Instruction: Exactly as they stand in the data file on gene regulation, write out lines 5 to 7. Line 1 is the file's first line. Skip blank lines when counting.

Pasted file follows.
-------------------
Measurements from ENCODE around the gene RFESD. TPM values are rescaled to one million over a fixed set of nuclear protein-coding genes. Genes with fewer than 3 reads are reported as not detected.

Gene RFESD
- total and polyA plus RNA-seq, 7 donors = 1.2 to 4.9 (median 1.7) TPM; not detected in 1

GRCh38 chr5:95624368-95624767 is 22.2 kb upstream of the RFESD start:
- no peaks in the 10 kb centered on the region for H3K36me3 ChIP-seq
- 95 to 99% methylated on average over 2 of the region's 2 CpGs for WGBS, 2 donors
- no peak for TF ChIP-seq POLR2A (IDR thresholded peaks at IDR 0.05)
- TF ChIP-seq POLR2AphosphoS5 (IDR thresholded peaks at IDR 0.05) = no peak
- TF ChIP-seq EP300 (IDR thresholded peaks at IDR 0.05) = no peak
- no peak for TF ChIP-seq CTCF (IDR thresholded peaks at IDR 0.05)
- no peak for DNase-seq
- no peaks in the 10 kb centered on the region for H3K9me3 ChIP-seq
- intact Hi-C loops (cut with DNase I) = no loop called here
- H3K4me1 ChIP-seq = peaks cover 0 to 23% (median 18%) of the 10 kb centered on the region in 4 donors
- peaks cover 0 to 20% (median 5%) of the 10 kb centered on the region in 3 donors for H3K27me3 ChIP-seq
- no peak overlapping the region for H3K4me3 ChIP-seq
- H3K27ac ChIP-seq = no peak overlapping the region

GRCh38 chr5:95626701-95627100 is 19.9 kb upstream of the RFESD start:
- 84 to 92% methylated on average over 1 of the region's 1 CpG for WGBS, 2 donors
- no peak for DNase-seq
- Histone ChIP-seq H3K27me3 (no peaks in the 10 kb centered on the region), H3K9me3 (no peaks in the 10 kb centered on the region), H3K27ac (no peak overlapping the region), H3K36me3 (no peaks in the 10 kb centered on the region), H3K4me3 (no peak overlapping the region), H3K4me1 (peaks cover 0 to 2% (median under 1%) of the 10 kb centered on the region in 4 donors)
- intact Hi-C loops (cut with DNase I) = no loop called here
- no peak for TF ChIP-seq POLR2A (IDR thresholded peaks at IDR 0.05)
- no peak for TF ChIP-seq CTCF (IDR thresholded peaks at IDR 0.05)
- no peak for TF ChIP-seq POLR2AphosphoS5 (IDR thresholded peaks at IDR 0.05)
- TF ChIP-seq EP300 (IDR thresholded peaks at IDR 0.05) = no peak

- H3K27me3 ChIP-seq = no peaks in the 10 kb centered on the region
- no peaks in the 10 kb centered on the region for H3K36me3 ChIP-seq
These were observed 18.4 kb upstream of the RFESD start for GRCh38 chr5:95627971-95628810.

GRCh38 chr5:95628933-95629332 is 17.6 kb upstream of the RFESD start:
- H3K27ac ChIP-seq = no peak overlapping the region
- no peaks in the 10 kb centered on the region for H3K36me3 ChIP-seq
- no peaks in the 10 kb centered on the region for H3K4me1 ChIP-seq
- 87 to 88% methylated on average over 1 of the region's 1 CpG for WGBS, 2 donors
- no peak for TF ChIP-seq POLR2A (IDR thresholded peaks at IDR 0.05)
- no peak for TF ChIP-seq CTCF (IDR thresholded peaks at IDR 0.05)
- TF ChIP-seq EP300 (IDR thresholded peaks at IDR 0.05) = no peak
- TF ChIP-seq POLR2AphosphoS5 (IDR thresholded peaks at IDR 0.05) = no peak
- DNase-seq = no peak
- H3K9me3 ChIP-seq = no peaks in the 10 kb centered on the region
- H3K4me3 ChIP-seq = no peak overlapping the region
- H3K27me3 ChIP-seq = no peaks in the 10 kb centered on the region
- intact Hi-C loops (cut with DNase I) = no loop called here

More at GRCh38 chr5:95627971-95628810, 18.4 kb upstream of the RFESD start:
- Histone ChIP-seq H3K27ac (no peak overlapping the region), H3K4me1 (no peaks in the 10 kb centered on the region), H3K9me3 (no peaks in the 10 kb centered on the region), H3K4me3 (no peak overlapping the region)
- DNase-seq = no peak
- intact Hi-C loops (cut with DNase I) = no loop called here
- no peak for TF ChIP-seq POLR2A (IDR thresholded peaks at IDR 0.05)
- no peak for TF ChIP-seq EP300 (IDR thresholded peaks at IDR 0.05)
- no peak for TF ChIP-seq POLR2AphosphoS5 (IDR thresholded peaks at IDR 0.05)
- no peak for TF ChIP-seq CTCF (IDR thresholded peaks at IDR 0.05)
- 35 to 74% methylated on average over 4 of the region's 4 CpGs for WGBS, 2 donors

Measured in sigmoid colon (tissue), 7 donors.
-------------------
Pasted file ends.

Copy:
- no peaks in the 10 kb centered on the region for H3K36me3 ChIP-seq
- 95 to 99% methylated on average over 2 of the region's 2 CpGs for WGBS, 2 donors
- no peak for TF ChIP-seq POLR2A (IDR thresholded peaks at IDR 0.05)